already buy several models of 4KTVs
(“4K” in this case stands for a resolution
of 3840x2160 pixels, more accurately described
as Quad HD or 2160p), starting
with super-cheap models from Chinese
brands like TCL and continuing with higher-
priced versions from Samsung, Sony,
Sharp, LG, and Panasonic.
However, as you might have guessed, the UHDTV
delivery system is far from complete, and
there are already some significant technical
obstacles to overcome: The first is the
new HDMI 2.0 standard, which is barely
fast enough to deliver Quad HD content
at 60 Hz, using 8-bit color. The consensus
of presenters, panelists, and attendees at
the SMPTE Technology Conference 4K session recently was that 8-bit color is
inadequate for UHDTV, and that 10-bit and
preferably 12-bit color should be used in a
full 4:4:4 (RGB) delivery format.
That’s not difficult to do if the source
frame rate is 24 Hz, but it will be impossible
with fast frame rates over HDMI 2.0.
And higher frame rates, plus high dynamic
range and deep color, are seen as the real
attractions to 4K, according to SMPTE presenters
and panelists. So, before UHDTV is
even out of the gate, there is already a major
You’ll also discover a growing belief
among video professionals that it’s finally
time to ditch the “backwards-compatible”
obsession that has dogged our television
systems since NTSC color was standardized
60 years ago.
For UHDTV, this would mean moving
exclusively to RGB color, dropping fractional
frame rates, and burying interlaced
scanning for good as the new UHDTV
ecosystem is developed. This sounds like
a great idea on paper, but it raises plenty
of questions with respect to signal format
Right now, we have a hodge-podge of
broadcast and video formats coming into
our 2K-resolution LCD and plasma TVs, including
480i, 480p, 720p, 1080i, and 1080p
delivered through MPEG4 H.264 encoding.
How will each of those look on a UHDTV?
Upscaling 1080p content appears to be
the easiest task, as horizontal and vertical
resolution are both doubled using straight
pixel interpolation and no de-interlacing
is required. Most 1080p content originates
from optical disc or streaming sources and
comes with slow frame rates (read: movies).
But things aren’t quite so simple with
high frame rate sources, such as live 60Hz
programming. Presently, all of that originates
as either a 720p/60 broadcast or a 1080i/30
broadcast. Jumping from 720p to 2160p requires
tripling the number of pixels in both
axes, plus performing motion interpolation
for the two additional pixels. 1080i adds the
burden of de-interlacing to the process.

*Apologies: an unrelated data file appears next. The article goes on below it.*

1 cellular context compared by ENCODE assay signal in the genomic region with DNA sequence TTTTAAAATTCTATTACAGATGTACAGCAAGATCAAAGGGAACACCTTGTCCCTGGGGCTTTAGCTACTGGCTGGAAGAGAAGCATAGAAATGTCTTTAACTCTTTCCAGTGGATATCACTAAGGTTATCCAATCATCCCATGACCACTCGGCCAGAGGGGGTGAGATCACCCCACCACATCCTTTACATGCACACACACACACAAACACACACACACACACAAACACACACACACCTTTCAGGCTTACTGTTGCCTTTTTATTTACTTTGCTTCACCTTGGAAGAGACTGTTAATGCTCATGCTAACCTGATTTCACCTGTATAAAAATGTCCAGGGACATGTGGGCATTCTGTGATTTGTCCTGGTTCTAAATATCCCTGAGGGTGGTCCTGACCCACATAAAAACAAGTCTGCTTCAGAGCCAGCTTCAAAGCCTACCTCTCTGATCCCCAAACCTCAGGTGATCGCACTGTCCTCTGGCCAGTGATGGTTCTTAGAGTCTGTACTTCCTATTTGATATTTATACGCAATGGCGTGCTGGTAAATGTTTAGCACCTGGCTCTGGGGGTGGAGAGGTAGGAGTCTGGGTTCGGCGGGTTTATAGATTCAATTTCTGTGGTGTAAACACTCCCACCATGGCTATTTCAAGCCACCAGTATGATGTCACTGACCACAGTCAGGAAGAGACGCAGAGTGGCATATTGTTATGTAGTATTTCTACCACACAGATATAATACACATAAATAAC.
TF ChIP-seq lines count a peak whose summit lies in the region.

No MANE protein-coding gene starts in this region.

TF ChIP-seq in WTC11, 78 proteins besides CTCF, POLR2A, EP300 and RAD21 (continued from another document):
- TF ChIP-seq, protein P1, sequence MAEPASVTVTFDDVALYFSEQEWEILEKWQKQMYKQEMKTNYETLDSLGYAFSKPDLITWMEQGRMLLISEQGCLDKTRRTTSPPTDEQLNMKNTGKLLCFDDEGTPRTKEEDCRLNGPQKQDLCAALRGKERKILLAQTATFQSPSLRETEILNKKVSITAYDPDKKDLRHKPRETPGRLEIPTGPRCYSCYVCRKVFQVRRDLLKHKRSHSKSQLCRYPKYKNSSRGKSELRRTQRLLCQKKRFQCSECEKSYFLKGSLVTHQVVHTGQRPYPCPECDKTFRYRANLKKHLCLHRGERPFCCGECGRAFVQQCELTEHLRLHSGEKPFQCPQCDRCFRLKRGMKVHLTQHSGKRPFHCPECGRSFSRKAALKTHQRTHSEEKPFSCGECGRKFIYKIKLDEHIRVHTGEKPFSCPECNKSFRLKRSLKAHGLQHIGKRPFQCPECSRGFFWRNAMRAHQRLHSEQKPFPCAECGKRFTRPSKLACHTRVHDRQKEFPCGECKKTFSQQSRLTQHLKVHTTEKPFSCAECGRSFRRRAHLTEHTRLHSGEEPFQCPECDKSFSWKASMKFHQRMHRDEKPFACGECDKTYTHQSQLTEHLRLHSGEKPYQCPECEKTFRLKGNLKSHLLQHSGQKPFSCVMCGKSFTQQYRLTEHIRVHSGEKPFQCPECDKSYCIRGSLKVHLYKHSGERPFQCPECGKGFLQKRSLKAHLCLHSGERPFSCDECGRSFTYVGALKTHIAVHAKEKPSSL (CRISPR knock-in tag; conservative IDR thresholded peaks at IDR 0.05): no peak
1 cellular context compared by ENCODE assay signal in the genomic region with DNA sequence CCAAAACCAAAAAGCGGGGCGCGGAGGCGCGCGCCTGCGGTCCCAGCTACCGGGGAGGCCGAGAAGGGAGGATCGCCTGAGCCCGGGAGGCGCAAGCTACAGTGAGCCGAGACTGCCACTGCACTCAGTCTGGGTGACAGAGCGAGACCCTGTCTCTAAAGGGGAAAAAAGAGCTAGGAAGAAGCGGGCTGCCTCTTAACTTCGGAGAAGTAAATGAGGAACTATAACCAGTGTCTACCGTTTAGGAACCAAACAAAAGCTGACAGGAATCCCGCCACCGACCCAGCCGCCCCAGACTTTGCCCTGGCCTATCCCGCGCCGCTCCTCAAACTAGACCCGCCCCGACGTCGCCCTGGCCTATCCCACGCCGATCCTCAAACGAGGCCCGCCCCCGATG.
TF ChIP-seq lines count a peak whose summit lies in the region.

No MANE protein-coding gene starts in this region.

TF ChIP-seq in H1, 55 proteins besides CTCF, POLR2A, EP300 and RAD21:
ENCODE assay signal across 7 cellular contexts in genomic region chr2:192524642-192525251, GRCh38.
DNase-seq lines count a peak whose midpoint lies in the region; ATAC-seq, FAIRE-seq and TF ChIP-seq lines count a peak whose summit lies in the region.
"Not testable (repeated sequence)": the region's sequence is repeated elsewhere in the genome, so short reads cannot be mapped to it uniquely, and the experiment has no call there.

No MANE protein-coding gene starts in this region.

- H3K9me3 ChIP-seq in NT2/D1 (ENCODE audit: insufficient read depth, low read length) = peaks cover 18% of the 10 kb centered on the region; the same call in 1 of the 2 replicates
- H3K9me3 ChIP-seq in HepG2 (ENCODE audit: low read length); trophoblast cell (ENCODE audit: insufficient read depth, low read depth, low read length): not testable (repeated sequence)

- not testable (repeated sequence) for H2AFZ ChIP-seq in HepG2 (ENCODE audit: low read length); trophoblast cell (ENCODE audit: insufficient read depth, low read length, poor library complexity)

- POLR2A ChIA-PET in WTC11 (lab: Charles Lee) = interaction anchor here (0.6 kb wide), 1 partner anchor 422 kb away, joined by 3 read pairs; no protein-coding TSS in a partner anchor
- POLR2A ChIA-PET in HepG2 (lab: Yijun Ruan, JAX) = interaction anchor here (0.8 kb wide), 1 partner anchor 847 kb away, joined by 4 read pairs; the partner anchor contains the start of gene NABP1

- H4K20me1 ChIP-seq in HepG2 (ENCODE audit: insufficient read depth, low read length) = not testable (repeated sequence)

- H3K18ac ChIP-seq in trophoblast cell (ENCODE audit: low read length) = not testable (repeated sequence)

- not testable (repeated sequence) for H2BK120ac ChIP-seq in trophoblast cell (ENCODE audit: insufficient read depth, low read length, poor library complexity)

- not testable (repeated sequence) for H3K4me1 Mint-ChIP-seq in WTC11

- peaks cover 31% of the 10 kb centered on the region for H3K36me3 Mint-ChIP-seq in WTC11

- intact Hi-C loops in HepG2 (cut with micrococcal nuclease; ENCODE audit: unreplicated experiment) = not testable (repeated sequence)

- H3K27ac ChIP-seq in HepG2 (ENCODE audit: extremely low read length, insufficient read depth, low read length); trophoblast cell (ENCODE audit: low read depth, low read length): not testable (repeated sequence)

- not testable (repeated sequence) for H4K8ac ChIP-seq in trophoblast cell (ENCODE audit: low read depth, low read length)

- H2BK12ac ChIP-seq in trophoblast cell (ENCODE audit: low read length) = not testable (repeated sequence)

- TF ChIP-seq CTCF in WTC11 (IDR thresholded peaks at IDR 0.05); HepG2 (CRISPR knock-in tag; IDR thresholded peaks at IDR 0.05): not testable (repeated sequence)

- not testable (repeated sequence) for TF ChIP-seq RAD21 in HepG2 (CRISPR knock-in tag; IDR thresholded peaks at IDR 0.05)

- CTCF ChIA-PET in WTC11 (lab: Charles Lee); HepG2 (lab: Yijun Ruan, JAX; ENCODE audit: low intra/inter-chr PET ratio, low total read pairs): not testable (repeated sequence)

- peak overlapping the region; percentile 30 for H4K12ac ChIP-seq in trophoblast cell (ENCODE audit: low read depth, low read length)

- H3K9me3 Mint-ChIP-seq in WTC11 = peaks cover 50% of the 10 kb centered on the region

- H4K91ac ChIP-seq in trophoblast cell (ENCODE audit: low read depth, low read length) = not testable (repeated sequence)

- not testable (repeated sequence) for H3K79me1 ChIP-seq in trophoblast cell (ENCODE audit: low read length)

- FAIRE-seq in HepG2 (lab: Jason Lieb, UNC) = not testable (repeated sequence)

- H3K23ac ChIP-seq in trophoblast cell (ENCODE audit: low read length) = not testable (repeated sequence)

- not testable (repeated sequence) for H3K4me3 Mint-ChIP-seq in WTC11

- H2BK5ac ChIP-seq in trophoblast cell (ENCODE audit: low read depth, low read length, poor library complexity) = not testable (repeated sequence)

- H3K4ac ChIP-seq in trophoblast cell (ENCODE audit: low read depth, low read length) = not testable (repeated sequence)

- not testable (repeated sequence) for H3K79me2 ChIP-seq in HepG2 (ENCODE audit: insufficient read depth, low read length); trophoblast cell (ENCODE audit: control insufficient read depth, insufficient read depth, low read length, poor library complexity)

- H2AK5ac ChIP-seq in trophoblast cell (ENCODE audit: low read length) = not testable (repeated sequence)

And how does upconverted 720p and
1080i programming look? Not as bad as
you might think, but it’s definitely a step
down from native 4:4:4 2160p content, as
demonstrated at the SMPTE event by several
manufacturers of video processors.
Think of the difference between 480i composite
video and 1080p 4:2:2, and you get
|The writer leads a session on 4K delivery at SMPTE last month.
And as we all know, there is still a lot
of 480i source material out there, particularly
on secondary minor channels like
“Antenna TV” and “This TV.” These channels
specialize in “good old days” programming
from the 50’s, 60’s, 70’s, and even the 80’s;
all formatted to 4:3 and all using interlaced
black-and-white and color formats.
How big is the jump from 480i to
2160p? Assuming a clean de-interlacing
job, the pixels need to be interpolated 4.5
times. (And they’re in the wrong aspect ratio
to begin with.) Add in the fact that you
really want to sit closer to a UHDTV screen
to get the immersive viewing experience,
and you’ll quickly realize that NTSC should
be buried for good.
While Blu-ray advocates work on a new standard for
2160p/Quad HD authoring, there’s a new
source for 4K content delivery: Streaming.
Amazing as it may seem, Netflix is already
testing 4K movie delivery and plans to
roll it out next year for premium subscribers.
Netflix CEO Reid Hastings said a few
months back that 15 Mbps is their targeted
streaming rate for 4K, and “. . .If you have a
50 Mbps broadband connection, you’ll be
The new H.265 High-Efficiency Video
Codec will make it possible to
stream/play back 2160p video at data rates
comparable to those currently used for
1080p; in the range of 10–20 Mbps. (HEVC
will also increase the use of 1080p streaming
at the expense of 480p and 720p). The
first HEVC chips from Broadcom are being
evaluated now, but we won’t see a wide
roll-out of H.265 decoding in consumer
products until later next year. Netflix is undoubtedly
relying on HEVC to enable 4K
streaming, as will Blu-ray and other physical
To summarize; we’ve got plenty of UHDTVs
to choose from, with more coming
each month at surprisingly affordable
prices. And they’re all big-screen sets
(starting at 50 inches and going up from
there). But, their display interfaces aren’t
fast enough to support 2160p video at
high frame rates and deeper color, nor are
they likely to be any time soon. And aside
from expensive, pre-loaded media players,
there aren’t any sources of true UHDTV
content to watch.